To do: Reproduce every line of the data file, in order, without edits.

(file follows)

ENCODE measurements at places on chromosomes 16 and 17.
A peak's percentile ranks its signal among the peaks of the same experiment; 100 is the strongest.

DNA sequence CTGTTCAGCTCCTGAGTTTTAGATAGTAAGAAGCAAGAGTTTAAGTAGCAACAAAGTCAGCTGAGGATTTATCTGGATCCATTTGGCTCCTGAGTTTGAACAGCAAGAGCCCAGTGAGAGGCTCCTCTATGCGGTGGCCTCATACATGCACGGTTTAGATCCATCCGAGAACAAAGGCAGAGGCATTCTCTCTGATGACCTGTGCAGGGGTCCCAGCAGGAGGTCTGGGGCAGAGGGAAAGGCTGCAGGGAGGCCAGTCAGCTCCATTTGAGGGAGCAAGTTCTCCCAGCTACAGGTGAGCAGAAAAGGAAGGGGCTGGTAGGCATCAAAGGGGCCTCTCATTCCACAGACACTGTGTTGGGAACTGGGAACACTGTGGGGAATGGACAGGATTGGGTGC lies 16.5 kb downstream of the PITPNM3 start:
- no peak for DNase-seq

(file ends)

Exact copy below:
ENCODE measurements at places on chromosomes 16 and 17.
A peak's percentile ranks its signal among the peaks of the same experiment; 100 is the strongest.

DNA sequence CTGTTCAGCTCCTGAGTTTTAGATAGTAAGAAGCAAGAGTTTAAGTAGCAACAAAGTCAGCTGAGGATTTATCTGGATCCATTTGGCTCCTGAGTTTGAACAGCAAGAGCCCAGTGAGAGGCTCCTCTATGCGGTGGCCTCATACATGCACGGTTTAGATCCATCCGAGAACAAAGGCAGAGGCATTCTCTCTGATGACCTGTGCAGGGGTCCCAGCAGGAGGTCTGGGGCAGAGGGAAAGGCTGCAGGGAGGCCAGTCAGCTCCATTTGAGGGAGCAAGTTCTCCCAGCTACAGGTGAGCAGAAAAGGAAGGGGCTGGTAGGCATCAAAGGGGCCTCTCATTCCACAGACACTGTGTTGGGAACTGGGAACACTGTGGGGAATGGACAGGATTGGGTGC lies 16.5 kb downstream of the PITPNM3 start:
- no peak for DNase-seq